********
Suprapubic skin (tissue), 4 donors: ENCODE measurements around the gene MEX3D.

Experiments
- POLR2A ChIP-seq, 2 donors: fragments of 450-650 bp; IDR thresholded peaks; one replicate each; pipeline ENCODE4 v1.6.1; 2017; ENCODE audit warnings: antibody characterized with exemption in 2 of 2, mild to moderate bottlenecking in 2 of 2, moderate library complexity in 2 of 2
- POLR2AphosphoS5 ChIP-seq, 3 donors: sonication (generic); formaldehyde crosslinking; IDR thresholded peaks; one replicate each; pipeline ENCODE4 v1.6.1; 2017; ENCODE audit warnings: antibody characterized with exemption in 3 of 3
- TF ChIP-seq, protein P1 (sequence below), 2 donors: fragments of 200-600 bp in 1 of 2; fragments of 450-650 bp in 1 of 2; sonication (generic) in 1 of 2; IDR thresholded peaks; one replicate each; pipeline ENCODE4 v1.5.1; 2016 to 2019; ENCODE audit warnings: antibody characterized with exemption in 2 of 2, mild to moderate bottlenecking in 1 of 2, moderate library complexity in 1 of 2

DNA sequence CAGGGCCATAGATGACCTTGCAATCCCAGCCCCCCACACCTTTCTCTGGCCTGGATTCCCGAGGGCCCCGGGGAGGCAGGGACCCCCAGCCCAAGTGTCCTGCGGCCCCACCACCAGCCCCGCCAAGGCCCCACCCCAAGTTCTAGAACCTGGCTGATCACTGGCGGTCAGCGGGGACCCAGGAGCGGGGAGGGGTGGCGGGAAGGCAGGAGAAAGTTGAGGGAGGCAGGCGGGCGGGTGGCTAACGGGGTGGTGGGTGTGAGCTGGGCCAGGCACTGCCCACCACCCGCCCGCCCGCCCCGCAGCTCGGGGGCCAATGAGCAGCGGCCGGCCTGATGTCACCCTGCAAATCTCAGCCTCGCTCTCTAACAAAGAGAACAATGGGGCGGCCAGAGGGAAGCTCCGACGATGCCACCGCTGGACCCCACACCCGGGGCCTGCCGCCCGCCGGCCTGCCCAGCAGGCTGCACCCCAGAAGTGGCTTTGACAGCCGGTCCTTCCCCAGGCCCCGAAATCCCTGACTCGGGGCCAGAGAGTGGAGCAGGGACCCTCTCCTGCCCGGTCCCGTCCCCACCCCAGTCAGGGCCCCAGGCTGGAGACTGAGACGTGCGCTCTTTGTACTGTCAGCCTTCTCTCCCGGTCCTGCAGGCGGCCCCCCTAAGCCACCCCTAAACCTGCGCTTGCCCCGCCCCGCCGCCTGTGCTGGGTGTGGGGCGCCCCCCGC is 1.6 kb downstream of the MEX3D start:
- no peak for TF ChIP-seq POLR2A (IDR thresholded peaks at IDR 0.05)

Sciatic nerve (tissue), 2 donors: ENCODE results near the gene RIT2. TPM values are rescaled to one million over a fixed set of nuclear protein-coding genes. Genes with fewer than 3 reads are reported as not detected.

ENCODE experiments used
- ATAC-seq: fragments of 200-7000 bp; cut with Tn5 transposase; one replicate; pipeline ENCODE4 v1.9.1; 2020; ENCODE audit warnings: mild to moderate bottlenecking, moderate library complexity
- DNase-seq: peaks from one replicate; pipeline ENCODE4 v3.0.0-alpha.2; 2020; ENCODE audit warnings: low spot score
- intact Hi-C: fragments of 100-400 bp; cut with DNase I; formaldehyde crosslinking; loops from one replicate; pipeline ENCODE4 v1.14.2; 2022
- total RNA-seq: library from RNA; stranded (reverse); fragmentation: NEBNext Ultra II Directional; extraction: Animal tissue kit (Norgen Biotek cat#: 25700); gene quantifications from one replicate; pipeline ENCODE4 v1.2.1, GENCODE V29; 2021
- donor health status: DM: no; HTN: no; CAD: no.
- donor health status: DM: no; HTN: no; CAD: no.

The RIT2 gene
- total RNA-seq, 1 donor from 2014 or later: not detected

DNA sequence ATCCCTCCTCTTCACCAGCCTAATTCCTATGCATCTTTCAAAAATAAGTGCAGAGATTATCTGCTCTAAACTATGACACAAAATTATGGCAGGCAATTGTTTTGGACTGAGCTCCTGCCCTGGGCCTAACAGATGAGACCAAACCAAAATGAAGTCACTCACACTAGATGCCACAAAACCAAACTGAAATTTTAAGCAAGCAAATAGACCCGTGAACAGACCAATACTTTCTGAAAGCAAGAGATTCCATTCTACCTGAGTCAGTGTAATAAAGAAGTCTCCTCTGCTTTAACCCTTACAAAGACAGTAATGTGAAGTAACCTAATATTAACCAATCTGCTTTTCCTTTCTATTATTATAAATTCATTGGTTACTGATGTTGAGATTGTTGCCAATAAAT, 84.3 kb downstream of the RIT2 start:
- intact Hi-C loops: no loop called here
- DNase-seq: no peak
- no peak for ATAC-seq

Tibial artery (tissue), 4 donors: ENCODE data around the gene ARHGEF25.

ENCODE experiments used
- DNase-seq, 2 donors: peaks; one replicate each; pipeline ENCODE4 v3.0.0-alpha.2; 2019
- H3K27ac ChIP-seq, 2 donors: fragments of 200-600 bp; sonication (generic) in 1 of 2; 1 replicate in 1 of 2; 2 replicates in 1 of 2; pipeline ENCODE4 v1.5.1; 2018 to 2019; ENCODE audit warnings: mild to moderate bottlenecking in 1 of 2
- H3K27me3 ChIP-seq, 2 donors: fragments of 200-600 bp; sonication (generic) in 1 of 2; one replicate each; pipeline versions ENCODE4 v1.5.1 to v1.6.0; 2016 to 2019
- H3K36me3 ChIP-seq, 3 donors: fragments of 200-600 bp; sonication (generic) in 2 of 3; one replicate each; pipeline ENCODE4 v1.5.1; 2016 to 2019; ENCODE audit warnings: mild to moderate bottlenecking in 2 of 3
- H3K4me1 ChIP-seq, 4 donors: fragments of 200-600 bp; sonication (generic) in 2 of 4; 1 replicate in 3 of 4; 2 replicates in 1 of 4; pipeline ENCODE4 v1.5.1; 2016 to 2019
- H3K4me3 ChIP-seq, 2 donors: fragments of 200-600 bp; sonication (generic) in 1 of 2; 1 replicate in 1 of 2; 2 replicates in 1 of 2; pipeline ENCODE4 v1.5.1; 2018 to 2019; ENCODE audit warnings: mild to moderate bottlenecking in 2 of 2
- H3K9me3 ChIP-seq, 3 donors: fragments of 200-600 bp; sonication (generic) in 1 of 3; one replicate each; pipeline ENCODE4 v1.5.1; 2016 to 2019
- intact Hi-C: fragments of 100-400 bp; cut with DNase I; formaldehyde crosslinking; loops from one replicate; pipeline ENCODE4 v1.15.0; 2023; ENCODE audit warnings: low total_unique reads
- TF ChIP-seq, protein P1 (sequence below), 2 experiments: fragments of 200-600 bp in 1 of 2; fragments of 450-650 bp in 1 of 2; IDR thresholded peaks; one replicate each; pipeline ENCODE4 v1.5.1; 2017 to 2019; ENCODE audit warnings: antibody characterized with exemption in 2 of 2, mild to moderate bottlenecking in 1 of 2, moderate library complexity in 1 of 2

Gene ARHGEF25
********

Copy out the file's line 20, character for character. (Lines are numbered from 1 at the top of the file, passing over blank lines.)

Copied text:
- DNase-seq: no peak